Social media can help maintain an active support group, which is an important part of preserving an active and healthy lifestyle. Friends are able to view each other’s fitness progress and provide positive encouragement.
After receiving positive feedback on social media from friends and family, an individual is more likely to stick to their exercise plans because there is a greater shared sense of accountability.
Manager of Kew Recreation Centre Nathan Costin says that the incorporation of social media helps connect people.
“I think a lot of fitness technology’s popularity has to do with the fact that you can share your results on social media. You can actively track your progress and upload it on Facebook as a form of motivation for yourself and to possibly inspire others,” he says.
However, Costin suggests the inclusion of social media can also hinder exercise.
“The integration of social media in fitness technology can serve as a distraction and encourage self-obsession.”
The privacy of information is another concern associated with fitness technology. Some fitness products connect to company data archives or storage facilities like the Apple iCloud. When information from a fitness device is entered into these systems, the user no longer owns or is able to control their data.
Personal health and medical information can then be used for commercial purposes or sold onto independent third parties. The US Federal Trade Commission found that 12 health and fitness apps shared user data with 76 third parties, including names, email addresses and location details.
Some believe fitness technology can be both a blessing and a curse. Fitness gadgets can provide a sense of motivation and guidance to someone wanting to improve their health, like losing weight or improving aerobic capacity.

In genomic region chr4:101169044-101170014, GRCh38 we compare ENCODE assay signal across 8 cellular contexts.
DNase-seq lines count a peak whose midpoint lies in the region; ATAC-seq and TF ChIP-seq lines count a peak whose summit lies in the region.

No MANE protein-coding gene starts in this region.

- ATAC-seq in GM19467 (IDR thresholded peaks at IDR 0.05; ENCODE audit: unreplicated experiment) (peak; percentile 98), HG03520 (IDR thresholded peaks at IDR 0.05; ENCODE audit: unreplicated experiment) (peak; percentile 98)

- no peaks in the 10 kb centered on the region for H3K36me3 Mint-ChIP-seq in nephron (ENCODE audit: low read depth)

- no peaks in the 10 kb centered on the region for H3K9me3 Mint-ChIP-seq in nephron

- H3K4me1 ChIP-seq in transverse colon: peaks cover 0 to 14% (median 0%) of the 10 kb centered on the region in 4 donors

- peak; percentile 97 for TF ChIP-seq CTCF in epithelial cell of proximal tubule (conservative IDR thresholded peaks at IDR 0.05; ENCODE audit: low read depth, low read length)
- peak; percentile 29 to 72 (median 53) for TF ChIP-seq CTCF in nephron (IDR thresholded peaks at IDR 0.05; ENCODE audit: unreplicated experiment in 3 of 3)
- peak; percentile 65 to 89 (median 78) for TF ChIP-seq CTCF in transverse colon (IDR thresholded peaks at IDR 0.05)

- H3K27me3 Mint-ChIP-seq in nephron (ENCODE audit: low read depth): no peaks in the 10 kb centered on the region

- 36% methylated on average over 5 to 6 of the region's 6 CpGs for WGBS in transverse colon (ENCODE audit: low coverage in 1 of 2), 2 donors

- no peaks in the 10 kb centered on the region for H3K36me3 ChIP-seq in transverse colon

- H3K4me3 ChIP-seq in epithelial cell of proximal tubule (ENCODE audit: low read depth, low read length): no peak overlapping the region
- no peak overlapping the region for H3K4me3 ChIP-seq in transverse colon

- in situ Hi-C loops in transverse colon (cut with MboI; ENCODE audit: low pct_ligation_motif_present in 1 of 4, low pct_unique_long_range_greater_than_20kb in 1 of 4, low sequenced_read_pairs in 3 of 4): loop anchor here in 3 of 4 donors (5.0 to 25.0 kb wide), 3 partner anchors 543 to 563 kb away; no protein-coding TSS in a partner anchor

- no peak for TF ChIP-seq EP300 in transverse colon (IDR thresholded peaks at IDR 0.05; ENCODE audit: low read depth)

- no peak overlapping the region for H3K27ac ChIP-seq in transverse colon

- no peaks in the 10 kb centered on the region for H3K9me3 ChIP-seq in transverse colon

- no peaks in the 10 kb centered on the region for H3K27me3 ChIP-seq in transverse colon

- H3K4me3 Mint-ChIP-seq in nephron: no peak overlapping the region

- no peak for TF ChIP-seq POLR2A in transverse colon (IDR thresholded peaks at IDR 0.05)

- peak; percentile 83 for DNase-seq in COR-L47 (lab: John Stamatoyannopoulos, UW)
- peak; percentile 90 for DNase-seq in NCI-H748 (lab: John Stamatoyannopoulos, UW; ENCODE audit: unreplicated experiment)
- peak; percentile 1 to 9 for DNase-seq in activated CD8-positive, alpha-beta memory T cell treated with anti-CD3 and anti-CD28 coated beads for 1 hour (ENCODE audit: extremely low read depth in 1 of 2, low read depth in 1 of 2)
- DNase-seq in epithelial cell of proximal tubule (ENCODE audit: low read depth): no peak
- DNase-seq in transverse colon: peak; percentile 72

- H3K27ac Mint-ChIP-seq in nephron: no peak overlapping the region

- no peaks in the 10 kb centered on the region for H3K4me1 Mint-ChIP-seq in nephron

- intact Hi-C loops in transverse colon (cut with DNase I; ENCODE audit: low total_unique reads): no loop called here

However, fitness technology devices can be difficult to operate and data obtained might seem obscure. There is also the privacy issue.
In coming years, fitness technology is expected to evolve and provide a greater degree of feedback.
Recently, YMCA gyms across the state have adopted Greenedesk, software that allows gym instructors and personal trainers to develop a profile of every member through an evaluation and physical assessment.
Through this software, each member is able to set themselves goals and track their own progress.
So whether you want to invite technology to your workout or not, fitness technology is here to stay.
A gadget for every sporting need
Jack Lacy road tests some of the most popular fitness gadgets on the market.
The Nike FuelBand is an activity tracker that contains motion sensors that monitor your movement throughout the day, including the number of steps made and energy burned. It is easy to wear, is partially water resistant and contains Bluetooth technology. However, the Fuelband is expensive (up to $180) and is occasionally inaccurate (greatly underestimating step count).
There are high tech GPS watches, the most notable example being the Tom Tom Runner. The smartwatch is able to measure heart rate by using its own LED sensors, has its own custom targets and allows the user to race against their past performances. However, similarly to the Nike FuelBand, the Tom Tom Runner is pricey (upwards of $200) and can be difficult to operate due to its highly advanced GPS system.
Two of the most popular fitness applications released this year are Runtastic’s Six Pack Abs and Rittr Labs’ Push-Ups. Six Pack Abs features 20 core-strengthening exercises that are demonstrated by an avatar to prevent injury, while Push-Upscontains 36 exercises and 13 set workouts. Despite the popularity of these apps, there are some limitations. Six Pack Abs requires a $5 upgrade to unlock all of the features, while the Push-Ups app is prone to crashing when trying to access specific workout programs.